The Perspective
   
NOVEMBER 2015

Talking Turkey – and Ham, and Yams…

Food is an important part of our holiday festivities. Unfortunately, one in six people in the United States will get sick from something they eat or drink this year, and about half of those foodborne illness victims will be children under 15 years old. You can help make sure your holiday feast is both tasty and safe by following food safety guidelines for preparing, serving and storing your food.

Turkey Talk

For many, it wouldn’t be Thanksgiving without a turkey on the table. If you are purchasing a fresh turkey, buy it only one to two days before you plan to cook it. Always keep it in the refrigerator until you are ready to prepare it, and place it in a pan or on a tray to catch the juices and prevent them from spreading germs on your kitchen counters.

Thawing Turkey Three Ways

According to the United States Department of Agriculture (USDA) Food Safety Inspection Service (FSIS) there are three ways to safely defrost your turkey – in the refrigerator, in cold water, or in the microwave. REMEMBER, start the thawing process right before you are ready to start roasting, braising, turduckening, or whatever your sworn by, passed-down-for-generations, method of cooking a turkey might be. If you are using the refrigerator to thaw, this could mean five to six days, depending on the size of your bird.

In the Refrigerator

Keep the turkey in the original wrapper. Again, place it in a pan to catch any juices that may leak out and contaminate other foods. It generally takes about 24 hours, per four to five pounds to thaw in a refrigerator. A turkey that has thawed can remain in the refrigerator for one or two more days if necessary.

In Cold Water

If you choose to thaw your turkey in cold water, wrap it securely, making sure the water is not able to leak through and have direct contact with the bird. Place your turkey completely under cold tap water. Change the water every 30 minutes. Cook the turkey immediately after it is thawed and DO NOT refreeze your turkey after using this thawing method.

In the Microwave

Check the owners’ manual for the size of turkey that will fit into your microwave oven. Review the recommended minutes per pound and power level to ensure proper thawing and remove all outside wrapping from the turkey. Place the turkey in a microwave safe dish to catch any juices and cook the turkey immediately. DO NOT refreeze OR refrigerate your bird after it is finished thawing using the microwave method.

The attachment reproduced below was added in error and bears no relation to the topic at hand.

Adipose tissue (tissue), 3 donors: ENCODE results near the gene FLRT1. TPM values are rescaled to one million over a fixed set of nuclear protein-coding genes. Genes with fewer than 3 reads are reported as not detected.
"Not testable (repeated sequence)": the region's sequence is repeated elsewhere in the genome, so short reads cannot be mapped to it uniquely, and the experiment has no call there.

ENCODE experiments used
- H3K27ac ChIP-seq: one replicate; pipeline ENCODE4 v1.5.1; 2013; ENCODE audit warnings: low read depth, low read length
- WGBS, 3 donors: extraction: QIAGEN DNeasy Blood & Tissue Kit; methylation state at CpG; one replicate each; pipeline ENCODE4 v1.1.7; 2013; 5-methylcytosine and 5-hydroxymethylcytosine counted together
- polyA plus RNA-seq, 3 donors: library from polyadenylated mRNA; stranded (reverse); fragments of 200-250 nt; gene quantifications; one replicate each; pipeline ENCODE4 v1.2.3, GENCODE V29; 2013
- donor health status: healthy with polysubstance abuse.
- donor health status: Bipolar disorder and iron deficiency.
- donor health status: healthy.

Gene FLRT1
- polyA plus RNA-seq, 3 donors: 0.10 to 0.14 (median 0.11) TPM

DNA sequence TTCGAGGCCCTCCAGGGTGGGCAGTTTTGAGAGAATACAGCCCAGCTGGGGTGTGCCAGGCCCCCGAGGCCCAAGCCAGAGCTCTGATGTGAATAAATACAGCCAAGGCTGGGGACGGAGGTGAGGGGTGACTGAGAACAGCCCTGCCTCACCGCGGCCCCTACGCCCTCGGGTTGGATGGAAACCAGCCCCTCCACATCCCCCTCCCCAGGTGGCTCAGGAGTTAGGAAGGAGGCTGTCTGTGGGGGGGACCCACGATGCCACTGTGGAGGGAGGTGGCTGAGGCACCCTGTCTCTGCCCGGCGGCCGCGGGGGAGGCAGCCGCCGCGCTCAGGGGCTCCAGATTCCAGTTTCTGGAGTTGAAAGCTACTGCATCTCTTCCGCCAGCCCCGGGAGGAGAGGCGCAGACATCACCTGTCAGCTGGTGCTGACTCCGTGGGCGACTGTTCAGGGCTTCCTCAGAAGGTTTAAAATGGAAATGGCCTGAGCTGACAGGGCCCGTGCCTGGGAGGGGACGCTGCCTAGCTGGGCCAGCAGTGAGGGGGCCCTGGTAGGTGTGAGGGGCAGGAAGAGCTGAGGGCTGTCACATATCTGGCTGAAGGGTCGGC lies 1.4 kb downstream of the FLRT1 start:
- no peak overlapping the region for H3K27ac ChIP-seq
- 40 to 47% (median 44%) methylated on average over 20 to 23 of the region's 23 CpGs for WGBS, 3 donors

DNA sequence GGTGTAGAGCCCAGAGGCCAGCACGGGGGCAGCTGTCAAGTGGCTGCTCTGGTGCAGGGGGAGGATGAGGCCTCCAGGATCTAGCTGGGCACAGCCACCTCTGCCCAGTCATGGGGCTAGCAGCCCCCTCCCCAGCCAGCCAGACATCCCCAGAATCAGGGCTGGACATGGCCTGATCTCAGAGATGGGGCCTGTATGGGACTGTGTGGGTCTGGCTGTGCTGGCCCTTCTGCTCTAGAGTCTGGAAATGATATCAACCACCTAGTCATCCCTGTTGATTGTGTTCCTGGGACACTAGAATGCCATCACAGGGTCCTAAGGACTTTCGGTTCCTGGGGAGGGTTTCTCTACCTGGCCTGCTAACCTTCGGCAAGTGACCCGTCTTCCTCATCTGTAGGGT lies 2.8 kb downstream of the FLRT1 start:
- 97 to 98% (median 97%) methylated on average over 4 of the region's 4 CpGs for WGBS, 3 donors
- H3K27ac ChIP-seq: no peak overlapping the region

REMEMBER to remove the giblets from the turkey cavity after thawing using whatever method you choose. Cook these bits separately!

Other popular dishes such as roasts, briskets, or ham should be used within 3-4 days. Just because ham may be cured, doesn’t mean it won’t go bad. Seafood dishes also appear around the holidays. Shrimp cocktail, oysters and fish dishes may be popular items in your household. As a rule, seafood should always be cooked thoroughly to minimize the risk of illness. If you choose to eat raw fish, eating items that have been frozen can kill parasites that may be present. However, freezing won’t kill everything that might cause foodborne illnesses, and cooking items is the safest way to avoid getting sick.

Fresh fruits and vegetables should be rinsed under running tap water, including those with skins or rinds (like your sweet potatoes!) that will be peeled. Do not use detergent or bleach to wash what you intend to eat. These products are not intended for people to consume. Keep fresh produce away from raw meat, poultry, seafood, and eggs. Use separate cutting boards for these items, and clean your cutting board with soap and water between uses. Refrigerate all cut, peeled, or cooked fresh fruits and vegetables within two hours.

Food safety should not be a seasonal activity. Incorporate these tips into your kitchen practices year-round to ensure you and your family continue to enjoy healthy eating throughout the holiday season and beyond.

Have a last minute question about meat, poultry or egg products? Call the USDA Meat and Poultry Hotline toll free at 1-888-MPHotline (1-888-674-6854), Monday through Friday, from 10 a.m. to 4 p.m. EST. Recorded messages are available 24 hours a day. Questions can also be e-mailed to MPHotline.fsis@usda.gov. To read answers to some Hotline “Panic Button” food safety questions, visit the USDA website.

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